Responsibilities: Oversees the nation's largest and most important social insurance programs, providing benefits to retirees and their survivors, along with disability coverage to some Americans. The Social Security Administration has a $12 billion budget, more than 63,000 employees and more than 1,200 offices across the country. The SSA issues more than $960 billion in payments to nearly 66 million people each year.
Current priorities: In 2018, for the first time in decades, the SSA had to start spending money from its trust fund to pay benefits. Unless Congress takes action, the fund will be completely exhausted by 2034, though the SSA would still be able to pay benefits at roughly 79 percent of what recipients should be getting. Navigating the legislative battles over Social Security's funding is a key challenge Berryhill and the agency face. The SSA also is working to fight a surge in Social Security impostor fraud, in which a caller pretending to work for the SSA says their benefits will be cut unless they send money to the scammer. “If you receive a call and are not expecting one, you must be extra careful. You can always get the caller's information, hang up and contact the [SSA] official phone number,” Berryhill says. “Do not reveal personal data to a stranger who calls you.”
At A Glance
Time in office: Became acting administrator in January 2017
Background: Berryhill became the acting commissioner of the Social Security Administration on January 23, 2017. She has worked at the SSA for more than 40 years in a variety of positions. Berryhill has a computer science degree from the Control Data Institute in Chicago and also is a graduate of the Kennedy School of Government at Harvard University.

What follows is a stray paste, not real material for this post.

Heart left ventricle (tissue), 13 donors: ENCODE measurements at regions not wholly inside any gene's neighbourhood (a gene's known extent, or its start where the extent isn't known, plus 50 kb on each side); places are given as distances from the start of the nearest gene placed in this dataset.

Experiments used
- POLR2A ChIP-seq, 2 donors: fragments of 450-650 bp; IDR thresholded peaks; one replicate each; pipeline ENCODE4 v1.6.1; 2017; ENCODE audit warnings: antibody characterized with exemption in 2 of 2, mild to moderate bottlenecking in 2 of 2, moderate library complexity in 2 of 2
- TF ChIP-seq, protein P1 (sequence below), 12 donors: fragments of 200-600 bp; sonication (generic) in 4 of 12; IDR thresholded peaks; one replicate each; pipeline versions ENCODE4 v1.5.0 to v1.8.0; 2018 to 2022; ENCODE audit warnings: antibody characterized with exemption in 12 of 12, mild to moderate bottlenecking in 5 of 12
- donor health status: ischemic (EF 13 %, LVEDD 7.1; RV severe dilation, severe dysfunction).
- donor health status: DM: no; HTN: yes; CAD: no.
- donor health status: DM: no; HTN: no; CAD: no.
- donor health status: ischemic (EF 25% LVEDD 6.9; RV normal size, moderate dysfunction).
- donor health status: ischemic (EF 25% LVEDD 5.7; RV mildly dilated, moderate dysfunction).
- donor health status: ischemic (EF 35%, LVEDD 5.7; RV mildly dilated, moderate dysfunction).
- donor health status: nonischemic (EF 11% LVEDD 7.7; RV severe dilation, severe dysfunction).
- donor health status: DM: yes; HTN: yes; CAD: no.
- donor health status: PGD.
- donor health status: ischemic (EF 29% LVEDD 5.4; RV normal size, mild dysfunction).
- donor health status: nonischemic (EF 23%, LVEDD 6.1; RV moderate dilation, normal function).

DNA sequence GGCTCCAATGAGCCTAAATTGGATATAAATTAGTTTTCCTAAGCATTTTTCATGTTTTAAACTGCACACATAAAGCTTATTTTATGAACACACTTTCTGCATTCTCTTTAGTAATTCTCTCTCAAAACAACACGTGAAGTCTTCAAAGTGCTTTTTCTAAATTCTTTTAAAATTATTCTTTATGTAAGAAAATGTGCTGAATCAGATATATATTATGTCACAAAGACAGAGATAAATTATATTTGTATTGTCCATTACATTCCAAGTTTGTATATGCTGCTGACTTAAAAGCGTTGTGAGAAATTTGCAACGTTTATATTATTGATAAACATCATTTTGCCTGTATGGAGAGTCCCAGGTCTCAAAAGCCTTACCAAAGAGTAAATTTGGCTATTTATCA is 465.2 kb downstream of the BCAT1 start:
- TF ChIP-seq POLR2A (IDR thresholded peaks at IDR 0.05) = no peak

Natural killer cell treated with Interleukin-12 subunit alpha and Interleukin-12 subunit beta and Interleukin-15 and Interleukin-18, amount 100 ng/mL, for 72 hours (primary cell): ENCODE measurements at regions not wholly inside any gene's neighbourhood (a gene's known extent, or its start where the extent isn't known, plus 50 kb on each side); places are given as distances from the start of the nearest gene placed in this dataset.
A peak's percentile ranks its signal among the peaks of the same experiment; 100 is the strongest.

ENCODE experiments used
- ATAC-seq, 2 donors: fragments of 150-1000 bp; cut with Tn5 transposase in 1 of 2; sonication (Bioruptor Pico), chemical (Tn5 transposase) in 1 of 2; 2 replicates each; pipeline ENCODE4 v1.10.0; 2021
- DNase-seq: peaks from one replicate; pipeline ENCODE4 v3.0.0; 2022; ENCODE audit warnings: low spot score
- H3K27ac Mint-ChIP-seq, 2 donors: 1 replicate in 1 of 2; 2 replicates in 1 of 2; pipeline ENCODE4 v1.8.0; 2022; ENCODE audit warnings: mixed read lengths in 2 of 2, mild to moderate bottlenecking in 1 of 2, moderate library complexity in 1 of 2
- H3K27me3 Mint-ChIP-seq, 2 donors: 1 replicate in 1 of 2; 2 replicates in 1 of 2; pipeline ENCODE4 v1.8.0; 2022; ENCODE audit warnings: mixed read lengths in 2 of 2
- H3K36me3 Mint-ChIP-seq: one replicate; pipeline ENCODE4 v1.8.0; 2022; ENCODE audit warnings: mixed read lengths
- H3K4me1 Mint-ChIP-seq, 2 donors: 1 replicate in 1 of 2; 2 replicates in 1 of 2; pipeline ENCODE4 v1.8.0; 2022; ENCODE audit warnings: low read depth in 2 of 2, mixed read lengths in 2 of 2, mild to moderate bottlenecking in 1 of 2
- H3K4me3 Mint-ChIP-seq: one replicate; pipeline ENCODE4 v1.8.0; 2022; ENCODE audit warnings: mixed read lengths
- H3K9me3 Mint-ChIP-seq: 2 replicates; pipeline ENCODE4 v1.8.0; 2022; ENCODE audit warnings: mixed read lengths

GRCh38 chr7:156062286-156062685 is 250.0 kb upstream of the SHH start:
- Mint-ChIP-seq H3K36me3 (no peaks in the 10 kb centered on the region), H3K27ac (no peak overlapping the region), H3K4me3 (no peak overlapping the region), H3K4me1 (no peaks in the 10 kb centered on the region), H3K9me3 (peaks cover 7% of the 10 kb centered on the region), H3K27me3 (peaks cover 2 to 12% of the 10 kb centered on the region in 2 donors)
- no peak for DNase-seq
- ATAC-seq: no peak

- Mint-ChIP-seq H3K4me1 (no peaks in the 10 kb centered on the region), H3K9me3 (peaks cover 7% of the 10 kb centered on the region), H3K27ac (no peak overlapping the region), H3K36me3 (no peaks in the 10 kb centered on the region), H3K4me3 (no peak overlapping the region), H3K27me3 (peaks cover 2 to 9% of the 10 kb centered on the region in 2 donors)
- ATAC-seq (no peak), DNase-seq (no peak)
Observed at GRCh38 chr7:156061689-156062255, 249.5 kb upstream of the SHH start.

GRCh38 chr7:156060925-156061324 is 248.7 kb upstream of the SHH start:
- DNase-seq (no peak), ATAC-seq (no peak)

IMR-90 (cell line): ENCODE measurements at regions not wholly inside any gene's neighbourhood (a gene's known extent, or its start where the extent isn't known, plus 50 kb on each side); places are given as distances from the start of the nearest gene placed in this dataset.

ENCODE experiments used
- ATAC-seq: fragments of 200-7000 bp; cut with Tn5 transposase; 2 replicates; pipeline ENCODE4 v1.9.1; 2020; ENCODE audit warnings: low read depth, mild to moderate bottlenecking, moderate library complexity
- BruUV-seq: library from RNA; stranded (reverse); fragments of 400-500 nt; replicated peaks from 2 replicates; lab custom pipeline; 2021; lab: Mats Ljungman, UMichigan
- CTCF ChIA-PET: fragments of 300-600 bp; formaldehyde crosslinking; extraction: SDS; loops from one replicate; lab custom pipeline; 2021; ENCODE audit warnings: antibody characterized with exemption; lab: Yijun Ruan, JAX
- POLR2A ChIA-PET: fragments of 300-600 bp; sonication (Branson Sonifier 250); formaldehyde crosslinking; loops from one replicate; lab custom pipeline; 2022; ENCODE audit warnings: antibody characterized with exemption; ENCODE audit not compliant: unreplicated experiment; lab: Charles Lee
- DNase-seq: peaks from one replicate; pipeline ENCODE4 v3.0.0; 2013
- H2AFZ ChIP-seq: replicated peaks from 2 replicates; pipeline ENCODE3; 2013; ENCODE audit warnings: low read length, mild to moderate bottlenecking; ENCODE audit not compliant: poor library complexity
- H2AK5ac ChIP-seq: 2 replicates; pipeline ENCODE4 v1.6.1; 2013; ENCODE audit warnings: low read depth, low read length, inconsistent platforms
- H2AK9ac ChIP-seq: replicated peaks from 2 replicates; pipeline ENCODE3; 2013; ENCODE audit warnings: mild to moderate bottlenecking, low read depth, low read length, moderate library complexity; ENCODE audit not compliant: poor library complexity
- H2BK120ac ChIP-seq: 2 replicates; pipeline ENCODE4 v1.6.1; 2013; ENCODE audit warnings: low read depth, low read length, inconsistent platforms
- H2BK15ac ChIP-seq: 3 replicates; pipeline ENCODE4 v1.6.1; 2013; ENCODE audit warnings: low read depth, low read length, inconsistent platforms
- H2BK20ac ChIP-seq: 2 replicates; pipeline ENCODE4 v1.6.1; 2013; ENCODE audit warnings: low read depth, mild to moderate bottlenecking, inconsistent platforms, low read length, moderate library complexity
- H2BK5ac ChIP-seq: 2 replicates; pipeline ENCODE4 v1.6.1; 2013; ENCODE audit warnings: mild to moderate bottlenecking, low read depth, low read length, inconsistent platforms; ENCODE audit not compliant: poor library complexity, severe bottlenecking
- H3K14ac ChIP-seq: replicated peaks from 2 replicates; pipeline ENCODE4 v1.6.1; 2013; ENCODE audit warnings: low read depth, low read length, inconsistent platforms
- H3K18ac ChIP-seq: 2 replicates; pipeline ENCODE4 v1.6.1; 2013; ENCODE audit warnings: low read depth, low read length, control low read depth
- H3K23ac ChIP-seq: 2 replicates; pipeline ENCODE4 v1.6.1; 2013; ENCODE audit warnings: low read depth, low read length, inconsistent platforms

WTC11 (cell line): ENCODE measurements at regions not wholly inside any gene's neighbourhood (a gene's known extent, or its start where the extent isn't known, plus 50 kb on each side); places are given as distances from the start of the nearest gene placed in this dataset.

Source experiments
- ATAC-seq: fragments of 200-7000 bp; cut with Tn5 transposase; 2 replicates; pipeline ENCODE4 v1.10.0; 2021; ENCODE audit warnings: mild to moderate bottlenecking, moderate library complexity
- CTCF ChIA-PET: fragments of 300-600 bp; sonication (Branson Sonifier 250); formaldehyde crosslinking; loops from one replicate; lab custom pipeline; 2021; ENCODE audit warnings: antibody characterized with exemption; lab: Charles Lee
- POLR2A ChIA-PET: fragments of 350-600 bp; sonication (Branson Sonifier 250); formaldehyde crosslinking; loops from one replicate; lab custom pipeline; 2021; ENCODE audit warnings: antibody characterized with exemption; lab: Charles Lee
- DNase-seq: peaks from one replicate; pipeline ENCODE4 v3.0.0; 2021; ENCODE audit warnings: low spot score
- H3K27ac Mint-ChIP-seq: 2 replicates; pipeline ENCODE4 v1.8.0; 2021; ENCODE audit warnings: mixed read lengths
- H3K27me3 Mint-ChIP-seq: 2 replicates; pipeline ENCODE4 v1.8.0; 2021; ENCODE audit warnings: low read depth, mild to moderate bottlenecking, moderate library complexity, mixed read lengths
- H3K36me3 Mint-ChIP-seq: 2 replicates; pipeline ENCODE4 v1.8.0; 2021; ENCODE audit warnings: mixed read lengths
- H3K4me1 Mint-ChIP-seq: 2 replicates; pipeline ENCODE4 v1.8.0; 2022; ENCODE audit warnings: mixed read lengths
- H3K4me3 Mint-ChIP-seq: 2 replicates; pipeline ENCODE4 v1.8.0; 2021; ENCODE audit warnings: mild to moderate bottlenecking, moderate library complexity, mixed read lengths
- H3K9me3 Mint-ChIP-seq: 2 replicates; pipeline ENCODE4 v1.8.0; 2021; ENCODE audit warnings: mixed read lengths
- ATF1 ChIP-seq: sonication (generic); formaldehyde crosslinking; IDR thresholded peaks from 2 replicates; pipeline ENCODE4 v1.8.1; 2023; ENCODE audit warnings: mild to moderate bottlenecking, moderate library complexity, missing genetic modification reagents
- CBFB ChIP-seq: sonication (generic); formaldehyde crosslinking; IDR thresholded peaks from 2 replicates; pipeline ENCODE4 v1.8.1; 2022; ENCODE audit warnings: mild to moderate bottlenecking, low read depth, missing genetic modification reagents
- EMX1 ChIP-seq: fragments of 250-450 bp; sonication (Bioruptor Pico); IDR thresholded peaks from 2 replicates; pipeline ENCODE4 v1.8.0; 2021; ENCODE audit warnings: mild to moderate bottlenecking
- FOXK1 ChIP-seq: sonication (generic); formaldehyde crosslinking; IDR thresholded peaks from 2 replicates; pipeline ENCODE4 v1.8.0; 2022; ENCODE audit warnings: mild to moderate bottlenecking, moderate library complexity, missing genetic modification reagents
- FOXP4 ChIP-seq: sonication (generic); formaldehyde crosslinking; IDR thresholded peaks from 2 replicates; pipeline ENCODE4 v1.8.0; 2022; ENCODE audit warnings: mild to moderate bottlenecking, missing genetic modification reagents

What she says:
On preventing the theft of Social Security numbers: “As long as the SSN remains key to accessing things of value, particularly credit, the SSN itself will have commercial value and will continue to be targeted by fraudsters."
On Social Security's pending depletion in 2034: “Slightly more than three-fourths of benefits would still be payable after depletion. But the fact remains that Congress can keep Social Security strong by taking action to ensure the future of the program."
On speeding disability claims: “Social Security is committed to ensuring Americans with qualifying disabilities quickly receive the benefits they need."
What people are saying:
Berryhill is a respected administrator, but because she is only acting commissioner, many advocates for older Americans question how much she can accomplish.
“I often make an analogy to substitute teachers here — they are skilled professionals who have much to offer their students, but they are not perceived by those around them as having the full authority of the teacher,” says Max Stier, president and CEO of and Partnership for Public Service. Acting commissioners “do not view themselves as having the right to make decisions with long-term impact. Saying ‘I am acting’ is simply not as powerful."
"The Social Security Administration needs strong leadership,” says Max Richtman, president and CEO of the National Committee to Preserve Social Security and Medicare. But “the problems confronting SSA cannot be remedied simply by nominating and confirming a new commissioner."
They Work for You
Richard J. Hodes, 75